Record of the month: “Spring Rain” by Samuel Blaser

Samuel Blaser's Spring RainBlaser trills and sways with a wonderful, inebriated tone
Samuel’s opening notes of ‘Jesus Maria’ emit a tone of skewed warmth, imperfect but aglow. What follows is an almost heartbreaking conversation between Blaser, Russ Lossing whose piano notes fall as clear spring raindrops, and the ghostly double bass of Drew Gress. Gerald Cleaver locks into this sensitivity brushing drums or rustling cymbals and I drifted into a meditation that I didn’t want to leave. It’s a gorgeous piece written by Carla Bley and was featured on the Jimmy Giuffre 3‘s album Fusion, 1961. Spring Rain is a tribute to Giuffre, specifically his now-revered, explorative work with Paul Bley and Steve Swallow and combines covers with original compositions in a conducive listen.

Lossing makes the difference in ‘Missing Mark Suetterlyn’: as Blaser trills and sways with a wonderful, inebriated tone, Russ brings the double joy of piano and keyboards (he plays Minimoog, Fender Rhodes and Wurlitzer on this album). His electronic runs and chord stabs funk it up, space it out and take us into a thrilling, lawless landscape. All the time Cleaver is finding off-beats with laudable subtlety; he’s finely integrated but always notable.

A warm ’60s jazz homecoming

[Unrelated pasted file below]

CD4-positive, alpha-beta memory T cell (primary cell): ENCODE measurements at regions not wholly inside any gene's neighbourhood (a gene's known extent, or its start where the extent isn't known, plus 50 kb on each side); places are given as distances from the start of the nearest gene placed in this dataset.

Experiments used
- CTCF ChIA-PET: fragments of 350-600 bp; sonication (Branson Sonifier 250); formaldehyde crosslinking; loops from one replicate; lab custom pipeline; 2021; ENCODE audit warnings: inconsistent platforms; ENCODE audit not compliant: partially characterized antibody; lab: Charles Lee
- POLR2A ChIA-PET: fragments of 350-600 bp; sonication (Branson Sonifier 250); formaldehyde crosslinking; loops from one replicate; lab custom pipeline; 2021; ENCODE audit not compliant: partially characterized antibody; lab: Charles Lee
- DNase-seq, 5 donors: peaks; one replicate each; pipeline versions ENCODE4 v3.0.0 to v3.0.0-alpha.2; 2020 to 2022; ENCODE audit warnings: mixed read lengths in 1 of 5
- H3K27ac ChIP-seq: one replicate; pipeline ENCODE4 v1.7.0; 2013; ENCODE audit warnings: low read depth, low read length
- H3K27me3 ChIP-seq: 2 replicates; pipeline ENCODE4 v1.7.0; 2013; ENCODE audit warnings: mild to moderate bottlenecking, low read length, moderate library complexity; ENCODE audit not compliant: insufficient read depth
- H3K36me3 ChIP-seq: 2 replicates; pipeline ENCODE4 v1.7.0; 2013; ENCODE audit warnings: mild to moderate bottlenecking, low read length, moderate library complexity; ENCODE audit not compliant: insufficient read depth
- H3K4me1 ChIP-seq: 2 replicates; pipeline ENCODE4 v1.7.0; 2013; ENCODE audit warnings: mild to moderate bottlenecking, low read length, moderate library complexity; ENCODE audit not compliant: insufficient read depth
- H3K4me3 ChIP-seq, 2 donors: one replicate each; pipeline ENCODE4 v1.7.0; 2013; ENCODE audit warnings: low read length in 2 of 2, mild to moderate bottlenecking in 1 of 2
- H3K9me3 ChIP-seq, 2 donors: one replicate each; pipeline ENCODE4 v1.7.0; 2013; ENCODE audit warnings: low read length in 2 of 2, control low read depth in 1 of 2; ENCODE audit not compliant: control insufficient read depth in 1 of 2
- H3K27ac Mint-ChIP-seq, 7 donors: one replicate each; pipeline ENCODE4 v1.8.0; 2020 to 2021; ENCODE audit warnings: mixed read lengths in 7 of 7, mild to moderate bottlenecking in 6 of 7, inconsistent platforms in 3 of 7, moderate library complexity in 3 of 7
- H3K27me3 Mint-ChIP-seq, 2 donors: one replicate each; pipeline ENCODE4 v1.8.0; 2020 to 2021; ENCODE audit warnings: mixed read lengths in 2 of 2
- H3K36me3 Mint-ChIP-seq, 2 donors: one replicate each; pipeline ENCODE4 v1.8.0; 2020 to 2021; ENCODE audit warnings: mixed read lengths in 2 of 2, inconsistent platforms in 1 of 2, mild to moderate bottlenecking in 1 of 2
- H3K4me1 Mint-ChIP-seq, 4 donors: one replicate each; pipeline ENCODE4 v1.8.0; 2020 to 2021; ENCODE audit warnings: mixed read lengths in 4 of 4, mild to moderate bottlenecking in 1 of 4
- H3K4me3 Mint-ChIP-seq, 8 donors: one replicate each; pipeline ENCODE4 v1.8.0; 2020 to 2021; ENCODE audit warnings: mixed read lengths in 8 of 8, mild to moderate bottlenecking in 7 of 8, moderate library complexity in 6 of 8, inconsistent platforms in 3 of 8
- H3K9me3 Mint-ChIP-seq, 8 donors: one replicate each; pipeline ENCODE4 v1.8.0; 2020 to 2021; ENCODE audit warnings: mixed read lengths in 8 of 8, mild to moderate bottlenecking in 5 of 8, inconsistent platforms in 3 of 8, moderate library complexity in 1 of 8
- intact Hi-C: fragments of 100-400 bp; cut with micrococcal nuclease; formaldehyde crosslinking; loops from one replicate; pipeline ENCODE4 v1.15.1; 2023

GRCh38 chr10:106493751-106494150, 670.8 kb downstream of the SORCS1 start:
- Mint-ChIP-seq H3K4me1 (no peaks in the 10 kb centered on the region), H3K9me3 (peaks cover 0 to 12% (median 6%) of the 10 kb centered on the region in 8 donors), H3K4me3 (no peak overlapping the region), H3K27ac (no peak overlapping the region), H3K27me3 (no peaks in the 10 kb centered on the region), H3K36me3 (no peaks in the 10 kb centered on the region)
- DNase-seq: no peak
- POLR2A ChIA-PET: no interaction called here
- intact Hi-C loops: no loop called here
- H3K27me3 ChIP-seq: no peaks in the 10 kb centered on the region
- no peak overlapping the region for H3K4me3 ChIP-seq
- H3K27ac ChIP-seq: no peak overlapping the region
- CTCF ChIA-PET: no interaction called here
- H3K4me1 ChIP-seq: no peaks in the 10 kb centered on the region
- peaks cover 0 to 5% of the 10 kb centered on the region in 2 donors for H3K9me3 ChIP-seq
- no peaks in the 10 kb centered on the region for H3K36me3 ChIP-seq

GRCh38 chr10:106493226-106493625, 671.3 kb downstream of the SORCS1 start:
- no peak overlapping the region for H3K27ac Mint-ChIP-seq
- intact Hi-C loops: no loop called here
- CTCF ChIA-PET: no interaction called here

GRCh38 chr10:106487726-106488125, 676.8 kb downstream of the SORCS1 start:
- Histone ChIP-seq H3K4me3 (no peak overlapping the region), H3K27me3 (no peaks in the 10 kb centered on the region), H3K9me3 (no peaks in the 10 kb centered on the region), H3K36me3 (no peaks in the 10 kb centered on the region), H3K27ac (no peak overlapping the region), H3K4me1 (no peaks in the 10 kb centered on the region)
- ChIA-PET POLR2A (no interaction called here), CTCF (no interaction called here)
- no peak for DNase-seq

This track leads straight into the lucid melody of ‘Temporarily’ (another Carla Bley composition). There’s a sense of the recognisable here, like a warm ’60s jazz homecoming. Blaser hits the spot in the way a trumpet can – with soulful, cool sensibilities. Spring Rain has been directed by Robert Sadin, a classical conductor (a vital point as there are flavours of classical expressionism in Blaser’s playing) who also arranged and produced output such as Gershwin’s World by Herbie Hancock. From the musical themes to the sequencing, this feels a quality production.

I adored Blaser’s short solo ‘Homage’, its romantic grief like a modernist ‘Last Post’. If it was played with Blaser’s late manager, Izumi Uchida in mind, I can’t think of a more touching goodbye. ‘The First Snow’ is a free-for-all improv that again shows how this quartet is greater than the sum of its parts. They entangle themselves yet create space for ideas to breathe a fresh air.

Blaser: “Beautiful melodies and no boundaries”
If I’m honest I don’t find the trombone an easy listen, but the combination, especially with Lossing’s exquisite electronic touches, creates both an engaging tension and harmony. Blaser says, “I want people to know that there is jazz, blues, classical music, beautiful melodies and no boundaries,” and maybe that’s why I like this album. However I also think taking Guiffre as inspiration has given Blaser permission to incorporate five interpretative covers as well as provide a fertile direction for composing.

The Giuffre 3 are now recognised for their crucial contribution to free jazz, but disbanded in 1962 after the avant-garde album Free Fall and a gig where they earned 35 cents each. I’m certain there are quite a few musicians out there now who can relate to that.

Spring Rain will tour in November and December 2015.
Whirlwind Recordings

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